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The Shadow
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Does Nagy's coaching style cause negative Psychological results?
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Does matt Nagy inadvertently sabotage his own aims be trying to be too cute in his approach?

Does he in fact actually achieve the reverse of what he sets out to do?

Several things spring immediately to mind for me.

Coming in and taking over for Granny Fox was no easy task. Trying to convert a teams mentality, that was based on "Belts and Suspenders" mindset, into a positive energy "F*ck it, lets do this!"  mind set, was no easy task.

Day one, his mantra was, "Be You!" , "Just do you" ! He wanted players to express themselves, which is not a bad thing, but did it get too loose?

2018 he anointed Mitch as the starter, not because he thought he was ready, but because that was his target when he got hired. Come in and fix our Draft reach, please! He lucked out when Pace went out and landed Mack the Defense turned in a League leading performance. His Offense was very gimmicky and relied way too much on the defense scoring points. (Remind anyone of the Lovie era?). Season came down to a field goal and he relied on a shaky kicker who had shown issues all season long. In Mitch's defense he mounted a serious pro level drive to get the Bears into FG position. Too bad it ended in the Double-Doink!

2019 Off Season, Nagy made his players watch that Double-Doink hundreds of time. Over and over. What was he trying to get across? Unfinished business? How not to end a season? I will never understand his thought process there. This is where the damage began to happen. It made Mitch maybe feel it was his fault they ended the season like that? If he had only made better decisions or better throws, what if? I think doubt began to creep in everywhere.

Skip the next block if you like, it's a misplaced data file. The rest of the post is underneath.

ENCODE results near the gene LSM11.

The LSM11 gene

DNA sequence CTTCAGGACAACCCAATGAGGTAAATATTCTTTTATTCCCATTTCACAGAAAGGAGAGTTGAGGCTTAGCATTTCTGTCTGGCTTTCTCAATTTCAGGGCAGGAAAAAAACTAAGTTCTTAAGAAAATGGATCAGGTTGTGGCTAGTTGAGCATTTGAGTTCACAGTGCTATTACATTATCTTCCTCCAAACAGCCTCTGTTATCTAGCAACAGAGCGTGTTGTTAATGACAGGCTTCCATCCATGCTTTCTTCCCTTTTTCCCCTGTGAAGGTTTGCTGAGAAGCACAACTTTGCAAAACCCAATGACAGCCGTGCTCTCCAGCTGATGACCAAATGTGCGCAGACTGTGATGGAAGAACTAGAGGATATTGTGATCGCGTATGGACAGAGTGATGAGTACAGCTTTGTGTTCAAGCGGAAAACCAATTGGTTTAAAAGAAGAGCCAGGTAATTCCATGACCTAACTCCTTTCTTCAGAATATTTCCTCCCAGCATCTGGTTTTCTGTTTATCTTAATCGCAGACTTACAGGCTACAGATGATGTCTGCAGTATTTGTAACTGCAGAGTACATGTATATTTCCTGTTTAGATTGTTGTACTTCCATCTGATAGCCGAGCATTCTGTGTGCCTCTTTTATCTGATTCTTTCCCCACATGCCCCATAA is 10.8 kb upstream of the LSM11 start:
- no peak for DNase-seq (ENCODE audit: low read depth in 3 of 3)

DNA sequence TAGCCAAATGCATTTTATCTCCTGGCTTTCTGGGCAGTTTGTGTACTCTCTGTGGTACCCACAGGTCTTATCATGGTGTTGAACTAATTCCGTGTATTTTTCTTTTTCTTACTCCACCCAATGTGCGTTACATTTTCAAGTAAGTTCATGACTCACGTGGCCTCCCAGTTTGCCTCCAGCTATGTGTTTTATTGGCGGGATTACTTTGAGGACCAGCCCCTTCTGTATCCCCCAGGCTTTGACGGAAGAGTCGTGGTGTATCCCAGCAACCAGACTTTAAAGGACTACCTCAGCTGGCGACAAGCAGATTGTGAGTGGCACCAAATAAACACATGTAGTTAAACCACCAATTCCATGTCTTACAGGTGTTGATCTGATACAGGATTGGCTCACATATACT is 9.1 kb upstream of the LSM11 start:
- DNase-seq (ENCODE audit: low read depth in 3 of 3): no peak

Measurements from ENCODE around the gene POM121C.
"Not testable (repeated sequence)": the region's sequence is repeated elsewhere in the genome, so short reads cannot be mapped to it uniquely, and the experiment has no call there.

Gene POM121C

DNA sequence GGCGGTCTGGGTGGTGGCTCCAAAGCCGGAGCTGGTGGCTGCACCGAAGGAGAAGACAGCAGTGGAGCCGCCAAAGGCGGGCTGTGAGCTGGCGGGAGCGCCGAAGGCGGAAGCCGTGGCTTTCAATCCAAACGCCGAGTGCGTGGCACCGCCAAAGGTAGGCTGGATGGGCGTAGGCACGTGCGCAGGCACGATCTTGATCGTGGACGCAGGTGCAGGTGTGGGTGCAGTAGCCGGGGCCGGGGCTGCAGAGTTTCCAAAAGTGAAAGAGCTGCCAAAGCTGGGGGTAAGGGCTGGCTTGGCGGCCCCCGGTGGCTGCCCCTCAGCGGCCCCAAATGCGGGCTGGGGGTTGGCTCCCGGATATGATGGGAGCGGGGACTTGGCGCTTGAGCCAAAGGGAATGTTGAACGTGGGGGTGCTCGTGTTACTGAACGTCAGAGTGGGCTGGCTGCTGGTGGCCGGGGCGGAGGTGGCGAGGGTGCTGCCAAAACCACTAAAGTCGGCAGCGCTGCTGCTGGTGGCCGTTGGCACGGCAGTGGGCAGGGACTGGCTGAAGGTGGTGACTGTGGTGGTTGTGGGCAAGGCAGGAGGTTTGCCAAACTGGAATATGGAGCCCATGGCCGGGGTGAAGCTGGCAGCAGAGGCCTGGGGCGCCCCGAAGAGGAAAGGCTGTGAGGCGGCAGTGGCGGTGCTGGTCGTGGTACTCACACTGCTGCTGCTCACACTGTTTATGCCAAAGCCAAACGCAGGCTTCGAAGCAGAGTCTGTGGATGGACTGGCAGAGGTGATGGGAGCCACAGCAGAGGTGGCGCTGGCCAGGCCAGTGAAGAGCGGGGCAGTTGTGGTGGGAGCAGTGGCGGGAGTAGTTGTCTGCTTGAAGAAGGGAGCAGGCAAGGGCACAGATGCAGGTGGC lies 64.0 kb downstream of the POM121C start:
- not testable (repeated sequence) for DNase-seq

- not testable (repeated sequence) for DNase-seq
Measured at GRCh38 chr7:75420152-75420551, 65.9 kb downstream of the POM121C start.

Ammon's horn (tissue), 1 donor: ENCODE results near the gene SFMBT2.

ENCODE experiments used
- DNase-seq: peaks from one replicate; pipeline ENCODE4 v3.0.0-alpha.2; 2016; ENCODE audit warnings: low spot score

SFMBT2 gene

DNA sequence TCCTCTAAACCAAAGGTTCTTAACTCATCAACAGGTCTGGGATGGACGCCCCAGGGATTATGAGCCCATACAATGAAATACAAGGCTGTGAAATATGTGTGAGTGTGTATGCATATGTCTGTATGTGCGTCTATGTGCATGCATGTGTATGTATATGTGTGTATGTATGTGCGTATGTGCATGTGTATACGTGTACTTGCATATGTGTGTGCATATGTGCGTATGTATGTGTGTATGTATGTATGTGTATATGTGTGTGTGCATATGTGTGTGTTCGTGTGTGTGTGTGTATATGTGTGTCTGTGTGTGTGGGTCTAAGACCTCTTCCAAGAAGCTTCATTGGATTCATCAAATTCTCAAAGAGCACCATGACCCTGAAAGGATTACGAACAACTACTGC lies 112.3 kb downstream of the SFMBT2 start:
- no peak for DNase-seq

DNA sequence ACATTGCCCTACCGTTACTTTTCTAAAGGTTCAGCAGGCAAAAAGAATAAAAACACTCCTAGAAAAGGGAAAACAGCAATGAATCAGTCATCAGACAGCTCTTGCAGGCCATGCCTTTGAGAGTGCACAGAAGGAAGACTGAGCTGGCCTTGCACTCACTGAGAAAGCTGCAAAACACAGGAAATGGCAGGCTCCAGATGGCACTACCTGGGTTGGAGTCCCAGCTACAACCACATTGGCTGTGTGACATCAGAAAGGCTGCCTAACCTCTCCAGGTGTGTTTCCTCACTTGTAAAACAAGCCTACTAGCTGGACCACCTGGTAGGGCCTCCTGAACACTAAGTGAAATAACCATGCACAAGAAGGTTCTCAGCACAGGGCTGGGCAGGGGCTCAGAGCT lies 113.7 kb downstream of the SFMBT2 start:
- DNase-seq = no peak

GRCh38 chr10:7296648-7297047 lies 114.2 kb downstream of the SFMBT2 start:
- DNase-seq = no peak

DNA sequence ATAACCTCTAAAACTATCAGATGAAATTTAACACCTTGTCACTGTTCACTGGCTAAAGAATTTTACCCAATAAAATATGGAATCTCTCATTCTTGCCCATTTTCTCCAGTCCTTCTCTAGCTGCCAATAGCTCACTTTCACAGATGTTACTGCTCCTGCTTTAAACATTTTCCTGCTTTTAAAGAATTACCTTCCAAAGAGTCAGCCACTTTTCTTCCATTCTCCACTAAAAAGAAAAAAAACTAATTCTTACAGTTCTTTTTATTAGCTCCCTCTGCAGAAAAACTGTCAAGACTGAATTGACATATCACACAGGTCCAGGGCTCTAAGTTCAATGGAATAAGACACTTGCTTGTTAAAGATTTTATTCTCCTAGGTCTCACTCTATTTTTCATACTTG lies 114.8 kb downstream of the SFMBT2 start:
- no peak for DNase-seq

Then he brings in a record number of kickers to compete. Something like 8 of them??? Augusta silence? Creating fake pressure by having everyone stop what they are doing and watch??? Not sure what this actually did to this team? Kicker "Competition" ended exactly as we all thought it would, with Eddie Pinerio "winning" the competition. (I mean c'mon, Bears gave up value to get him) We all knew he was going to "win".

Then we get to TC and more fake Kicker drama and then the decision to not play starters at all in the 4 Pre-season games, because they had mastered the playbook. Bears came out on opening day in prime time to play the hated Packers and were flat, not cohesive, showing signs of being ill-prepared. Mitch fell on his face and showed he still had not grasped the play book. Nagy showed he still did not understand how to call plays efficiently. Still resorted to gadget plays when his gameplan was useless.

8-8 enough said.

2020 is the Pandemic season. No OTA's, cloud of a canceled season hanging over every ones head. Finally brought in Competition for Mitch and had an abbreviated competition for QB1. No Pre-Season again do to Covid-19.

This season could go well, the pieces are there, but has Nagy damaged this teams id? He even admits the Offense has no identity! Year 3 and they do not know who or what they are.......wow.

My thinking is, Nagy has created this issue all by himself. He has not been the Young Offensive Mind, he was touted to be. I think he is an OC posing as a HC. His little mind games he plays are more harmful than good to this team.

This is all just my opinion made from observations from afar.

The Shadow
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Re: Does Nagy's coaching style cause negative Psychological results?
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Mitch Trubisky Makes a Surprising Admission About 2019

By

Erik Lambert

-

Sep 9, 2020

Where did it go wrong with Mitch Trubisky in 2019? Everything seemed set up for him to have a big year. He finished the previous season on a high note. He’d thrown for over 300 yards against Philadelphia in the wild card round. The first Chicago Bears QB ever to do so. He drove the team into a position to win the game before Cody Parkey ruined it.

If anything few came out looking better in that game than Trubisky. Yet everything seemed to go wrong last season. It was bad fundamentals, it was bad decision-making, it was a sudden passive nature, and it was an injury. Yet what stood out most of all to a lot of people was how lost the 25-year old seemed to be. He was playing with the swagger he’d displayed the year before.